Northcut plays both corner infield spots, and his dominance against lefties — .471 with a 1.726 (!) OPS and 4 homers in 19 plate appearances — suggests at least platoon potential in the big leagues. The angle of his swing is geared to drive the ball in a way that characterizes many big league power hitters.
That said, there is a sizable question that hovers in the form of a high strikeout rate (36.7 percent, sixth-highest in the Sally League) and low walk rate (4.7 percent, fifth-lowest). Power is insufficient to carry a player to the majors if he can’t make enough contact.
Yet the Sox feel there are reasons not to be alarmed by Northcut’s strikeouts. His chase rate on pitches outside the strike zone is below both Sally League and MLB averages. He generally has done a good job of swinging at the right pitches, and further gains in his timing can allow him to get to more of the pitches he’s swinging at.
“He’s missing some pitches that we think he can hit, but he’s doing a fantastic job not chasing,” said Gragnani. “We can coach that.
“If he gets better at making contact in the zone, even at an average rate in MLB or even at this level, then you’re talking about a premium power hitter that can hit .270 with the damage.”
Northcut is more than willing to work on that timing. He has a metronome app on his phone that is part of his daily routine, the steady beat aligning not only with his swing but with a barrage of homers.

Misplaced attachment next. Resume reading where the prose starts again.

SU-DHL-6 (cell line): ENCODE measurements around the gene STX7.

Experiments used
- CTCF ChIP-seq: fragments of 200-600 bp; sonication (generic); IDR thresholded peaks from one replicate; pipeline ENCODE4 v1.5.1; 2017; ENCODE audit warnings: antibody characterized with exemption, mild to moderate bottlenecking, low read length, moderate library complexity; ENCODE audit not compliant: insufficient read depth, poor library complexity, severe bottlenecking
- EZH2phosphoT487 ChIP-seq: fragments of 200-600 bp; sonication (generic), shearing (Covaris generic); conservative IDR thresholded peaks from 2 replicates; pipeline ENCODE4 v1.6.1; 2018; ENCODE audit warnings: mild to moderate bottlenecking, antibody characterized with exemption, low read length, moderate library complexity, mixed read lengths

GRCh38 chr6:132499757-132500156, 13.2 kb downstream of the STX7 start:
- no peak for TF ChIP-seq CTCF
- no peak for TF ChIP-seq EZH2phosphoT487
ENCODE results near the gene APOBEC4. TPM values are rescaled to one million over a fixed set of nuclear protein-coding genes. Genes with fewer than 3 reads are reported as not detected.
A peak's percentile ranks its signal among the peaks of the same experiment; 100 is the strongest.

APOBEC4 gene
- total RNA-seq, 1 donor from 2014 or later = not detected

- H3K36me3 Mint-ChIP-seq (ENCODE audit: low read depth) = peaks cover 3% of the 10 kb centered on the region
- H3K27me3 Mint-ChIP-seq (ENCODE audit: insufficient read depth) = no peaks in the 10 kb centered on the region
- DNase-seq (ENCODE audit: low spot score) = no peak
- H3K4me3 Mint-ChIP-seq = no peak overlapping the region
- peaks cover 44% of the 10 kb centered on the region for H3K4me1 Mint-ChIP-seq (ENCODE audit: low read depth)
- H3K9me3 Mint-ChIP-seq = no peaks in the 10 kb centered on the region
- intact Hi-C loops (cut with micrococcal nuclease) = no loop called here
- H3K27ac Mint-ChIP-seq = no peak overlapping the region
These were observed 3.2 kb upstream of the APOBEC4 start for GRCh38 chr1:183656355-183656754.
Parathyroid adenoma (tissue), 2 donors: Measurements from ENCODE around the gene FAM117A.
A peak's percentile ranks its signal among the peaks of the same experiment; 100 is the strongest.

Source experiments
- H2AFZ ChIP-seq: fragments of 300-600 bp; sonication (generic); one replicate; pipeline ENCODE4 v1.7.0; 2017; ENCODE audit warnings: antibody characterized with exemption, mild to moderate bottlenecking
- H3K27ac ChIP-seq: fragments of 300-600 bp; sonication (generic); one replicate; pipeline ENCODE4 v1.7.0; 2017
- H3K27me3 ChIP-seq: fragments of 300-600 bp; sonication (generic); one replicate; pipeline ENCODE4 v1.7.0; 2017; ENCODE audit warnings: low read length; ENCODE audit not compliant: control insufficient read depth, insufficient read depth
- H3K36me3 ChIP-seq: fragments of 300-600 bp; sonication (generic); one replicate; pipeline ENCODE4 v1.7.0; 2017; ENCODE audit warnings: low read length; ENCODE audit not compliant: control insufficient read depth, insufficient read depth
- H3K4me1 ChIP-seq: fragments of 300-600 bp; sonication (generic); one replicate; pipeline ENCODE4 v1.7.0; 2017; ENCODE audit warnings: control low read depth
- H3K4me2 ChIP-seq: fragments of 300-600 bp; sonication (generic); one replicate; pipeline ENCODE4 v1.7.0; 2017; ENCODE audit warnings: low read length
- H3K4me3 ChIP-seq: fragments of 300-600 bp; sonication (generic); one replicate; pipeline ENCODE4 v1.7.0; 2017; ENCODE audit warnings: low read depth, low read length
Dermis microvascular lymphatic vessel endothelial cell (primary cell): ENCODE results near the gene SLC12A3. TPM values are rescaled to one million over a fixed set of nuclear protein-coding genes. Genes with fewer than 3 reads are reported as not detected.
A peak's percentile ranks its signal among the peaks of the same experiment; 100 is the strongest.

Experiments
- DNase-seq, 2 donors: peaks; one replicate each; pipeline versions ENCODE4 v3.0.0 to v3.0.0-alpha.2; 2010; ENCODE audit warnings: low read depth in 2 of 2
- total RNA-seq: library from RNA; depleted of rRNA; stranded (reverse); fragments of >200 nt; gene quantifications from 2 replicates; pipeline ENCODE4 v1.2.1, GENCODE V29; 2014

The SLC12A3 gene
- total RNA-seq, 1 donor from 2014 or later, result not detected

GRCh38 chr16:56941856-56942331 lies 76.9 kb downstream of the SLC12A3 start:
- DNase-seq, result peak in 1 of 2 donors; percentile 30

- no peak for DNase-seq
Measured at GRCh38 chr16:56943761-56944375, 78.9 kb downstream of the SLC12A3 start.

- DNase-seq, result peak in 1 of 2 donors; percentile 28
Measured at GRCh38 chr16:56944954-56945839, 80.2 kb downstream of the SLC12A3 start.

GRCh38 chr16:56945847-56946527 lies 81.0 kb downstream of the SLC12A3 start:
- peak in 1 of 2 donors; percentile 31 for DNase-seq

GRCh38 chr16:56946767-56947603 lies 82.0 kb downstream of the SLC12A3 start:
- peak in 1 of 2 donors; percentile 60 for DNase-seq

▪ Evidently, top prospect Marcelo Mayer did not receive the memo that he was supposed to be rusty after missing most of three weeks. In three games with Salem this month, he’s 5 for 13 with 4 doubles, posting a .385/.400/.692 line while showing an effortless ability to drive the ball to left.
▪ Outfielder Gilberto Jimenez is starting to tap into his considerable strength with a more upright stance that allows him to drive the ball in the air and improve his pitch selection. He already has a career-high five homers for Greenville and is hitting .319/.396/.532 in May.
▪ Utility player Eddinson Paulino is hitting .339/.425/.548 with more walks (9) and extra-base hits (9) than strikeouts (8) in 15 games this month for Salem. The 19-year-old lefthanded hitter, who already played short, second, and third, has recently started playing outfield.
▪ Lefthander Brandon Walter (No. 6 in Baseball America’s Red Sox prospect rankings) hit a speed bump in May after a dominant April. In two starts for Portland against Hartford, he allowed 15 runs (11 earned) in seven innings. He’s still throwing strikes (10 Ks, 2 BBs), but one evaluator wondered whether the deception from his low three-quarters delivery might diminish as Double A hitters gain familiarity with him.
▪ Worcester catcher Connor Wong is hitting .190/.282/.206 with one extra-base hit in 71 plate appearances.
▪ Portland infielder David Hamilton has seen his production taper off after a hot start. In his prior 22 games entering Thursday, he was hitting .221/.316/.372 with a 26.3 percent strikeout rate.